packageWithBaseClasses = 'com.example.base'
Mapping

You can manually map a regular expression of the contract’s package (package, not folder) to fully qualified name of the base class for the matched contract. Let’s take a look at the following example:

baseClassForTests = "com.example.FooBase"
baseClassMappings {
	baseClassMapping('.*com.*', 'com.example.ComBase')
	baseClassMapping('.*bar.*':'com.example.BarBase')
}

Let’s assume that you have contracts under

  • src/test/resources/contract/com/
  • src/test/resources/contract/foo/

By providing the baseClassForTests we have a fallback in case mapping didn’t succeed (you could also provide the packageWithBaseClasses as fallback). That way the tests generated from src/test/resources/contract/com/ contracts will be extending the com.example.ComBase whereas the rest of tests will extend com.example.FooBase cause they don’t match the base class mapping for bar folder.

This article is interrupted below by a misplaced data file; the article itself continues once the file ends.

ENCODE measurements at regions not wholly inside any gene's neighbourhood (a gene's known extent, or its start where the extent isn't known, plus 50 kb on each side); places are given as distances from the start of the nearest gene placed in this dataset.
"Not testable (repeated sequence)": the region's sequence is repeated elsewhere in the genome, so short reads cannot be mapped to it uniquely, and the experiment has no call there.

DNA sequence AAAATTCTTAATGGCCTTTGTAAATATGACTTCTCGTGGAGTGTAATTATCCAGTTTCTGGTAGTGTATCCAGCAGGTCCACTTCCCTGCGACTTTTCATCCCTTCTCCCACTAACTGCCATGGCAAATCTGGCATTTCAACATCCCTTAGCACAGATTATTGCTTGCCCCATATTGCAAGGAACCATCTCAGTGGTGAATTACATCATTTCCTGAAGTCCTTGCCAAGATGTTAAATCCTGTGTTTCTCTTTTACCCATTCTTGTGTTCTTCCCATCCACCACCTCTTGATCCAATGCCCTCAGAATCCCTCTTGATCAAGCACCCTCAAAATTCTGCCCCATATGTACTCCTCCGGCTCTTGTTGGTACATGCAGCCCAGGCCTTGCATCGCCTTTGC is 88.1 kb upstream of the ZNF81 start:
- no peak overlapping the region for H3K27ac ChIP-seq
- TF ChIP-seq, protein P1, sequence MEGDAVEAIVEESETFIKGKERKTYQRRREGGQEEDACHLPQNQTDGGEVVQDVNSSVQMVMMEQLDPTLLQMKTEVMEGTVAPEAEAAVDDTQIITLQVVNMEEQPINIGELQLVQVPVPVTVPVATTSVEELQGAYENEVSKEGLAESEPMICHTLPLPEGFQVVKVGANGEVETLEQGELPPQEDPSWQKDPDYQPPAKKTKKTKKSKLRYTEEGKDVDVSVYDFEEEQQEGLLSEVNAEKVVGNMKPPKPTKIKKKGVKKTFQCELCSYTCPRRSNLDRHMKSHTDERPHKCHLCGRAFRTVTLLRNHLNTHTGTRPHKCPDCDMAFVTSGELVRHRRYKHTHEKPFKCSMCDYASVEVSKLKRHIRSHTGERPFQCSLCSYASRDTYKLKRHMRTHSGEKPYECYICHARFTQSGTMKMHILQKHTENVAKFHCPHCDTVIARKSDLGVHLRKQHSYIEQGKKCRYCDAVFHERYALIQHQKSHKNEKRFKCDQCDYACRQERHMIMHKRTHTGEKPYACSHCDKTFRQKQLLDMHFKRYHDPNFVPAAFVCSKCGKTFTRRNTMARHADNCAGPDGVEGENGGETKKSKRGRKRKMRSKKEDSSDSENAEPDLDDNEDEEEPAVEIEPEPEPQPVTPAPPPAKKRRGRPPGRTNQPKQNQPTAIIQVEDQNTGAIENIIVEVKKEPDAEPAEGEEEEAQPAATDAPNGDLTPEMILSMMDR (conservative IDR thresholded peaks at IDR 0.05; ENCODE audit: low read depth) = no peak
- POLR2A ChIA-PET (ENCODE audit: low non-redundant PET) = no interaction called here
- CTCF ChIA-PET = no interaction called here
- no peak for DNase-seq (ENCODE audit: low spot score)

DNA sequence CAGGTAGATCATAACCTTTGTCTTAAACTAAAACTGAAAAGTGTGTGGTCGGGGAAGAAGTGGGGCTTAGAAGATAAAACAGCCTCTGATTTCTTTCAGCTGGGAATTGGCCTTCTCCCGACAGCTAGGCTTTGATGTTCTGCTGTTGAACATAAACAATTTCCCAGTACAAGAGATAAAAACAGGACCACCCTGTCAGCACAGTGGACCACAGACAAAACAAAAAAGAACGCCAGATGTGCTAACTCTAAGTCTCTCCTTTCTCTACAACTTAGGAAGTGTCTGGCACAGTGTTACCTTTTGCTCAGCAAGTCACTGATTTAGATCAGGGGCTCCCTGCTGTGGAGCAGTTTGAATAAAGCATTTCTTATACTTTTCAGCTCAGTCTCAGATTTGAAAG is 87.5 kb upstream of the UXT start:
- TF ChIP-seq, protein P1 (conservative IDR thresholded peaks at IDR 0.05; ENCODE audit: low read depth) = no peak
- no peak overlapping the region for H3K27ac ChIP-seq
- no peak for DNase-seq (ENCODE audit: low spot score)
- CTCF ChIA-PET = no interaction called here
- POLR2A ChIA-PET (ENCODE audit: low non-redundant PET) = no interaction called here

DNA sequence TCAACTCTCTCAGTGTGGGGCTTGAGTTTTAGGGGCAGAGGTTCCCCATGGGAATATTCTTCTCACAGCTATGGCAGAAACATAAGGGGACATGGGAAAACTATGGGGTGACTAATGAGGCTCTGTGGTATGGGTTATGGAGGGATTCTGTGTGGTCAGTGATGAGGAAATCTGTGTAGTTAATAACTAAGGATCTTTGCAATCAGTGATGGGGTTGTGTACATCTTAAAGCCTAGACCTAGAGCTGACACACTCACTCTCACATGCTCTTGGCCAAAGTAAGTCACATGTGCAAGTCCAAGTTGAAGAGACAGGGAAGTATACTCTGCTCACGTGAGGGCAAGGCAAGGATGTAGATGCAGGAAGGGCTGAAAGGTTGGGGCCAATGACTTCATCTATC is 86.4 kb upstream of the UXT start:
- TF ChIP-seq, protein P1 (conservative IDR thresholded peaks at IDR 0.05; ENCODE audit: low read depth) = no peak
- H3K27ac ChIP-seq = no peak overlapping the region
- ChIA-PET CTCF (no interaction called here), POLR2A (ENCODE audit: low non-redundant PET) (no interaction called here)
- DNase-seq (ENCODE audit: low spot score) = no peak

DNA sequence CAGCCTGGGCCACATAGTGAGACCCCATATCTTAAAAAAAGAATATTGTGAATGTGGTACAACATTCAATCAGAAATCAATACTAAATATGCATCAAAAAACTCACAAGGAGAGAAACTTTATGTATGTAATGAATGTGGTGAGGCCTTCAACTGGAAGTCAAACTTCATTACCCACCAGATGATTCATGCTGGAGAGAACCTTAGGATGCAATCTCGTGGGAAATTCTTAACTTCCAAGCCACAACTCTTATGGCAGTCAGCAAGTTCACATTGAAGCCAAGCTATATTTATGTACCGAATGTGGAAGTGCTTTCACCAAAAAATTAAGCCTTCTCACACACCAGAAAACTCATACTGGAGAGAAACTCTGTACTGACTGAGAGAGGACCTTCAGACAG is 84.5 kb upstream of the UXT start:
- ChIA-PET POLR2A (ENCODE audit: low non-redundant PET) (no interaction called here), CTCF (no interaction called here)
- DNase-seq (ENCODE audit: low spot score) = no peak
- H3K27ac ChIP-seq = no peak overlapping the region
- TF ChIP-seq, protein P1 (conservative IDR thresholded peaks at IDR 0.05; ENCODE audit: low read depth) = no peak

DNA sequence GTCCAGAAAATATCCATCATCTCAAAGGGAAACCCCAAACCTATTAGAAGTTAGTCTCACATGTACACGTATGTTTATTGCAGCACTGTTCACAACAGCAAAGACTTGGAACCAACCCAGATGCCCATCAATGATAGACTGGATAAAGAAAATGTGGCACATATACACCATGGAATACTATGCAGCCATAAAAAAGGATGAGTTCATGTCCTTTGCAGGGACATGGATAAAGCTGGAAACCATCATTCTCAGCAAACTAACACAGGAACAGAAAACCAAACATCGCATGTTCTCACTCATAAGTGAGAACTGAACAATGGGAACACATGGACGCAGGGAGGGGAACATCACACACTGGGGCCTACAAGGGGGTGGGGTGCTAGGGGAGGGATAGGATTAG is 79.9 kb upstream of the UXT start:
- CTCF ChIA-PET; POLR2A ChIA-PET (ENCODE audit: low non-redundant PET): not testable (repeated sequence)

Maven

Let’s now look how it looks like for Maven.

Convention

To accomplish the same result as the one presented for Gradle you’d have to set your configuration like this:

<plugin>
	<groupId>org.springframework.cloud</groupId>
	<artifactId>spring-cloud-contract-maven-plugin</artifactId>
	<configuration>
		<packageWithBaseClasses>com.example.base</packageWithBaseClasses>
	</configuration>
</plugin>
Mapping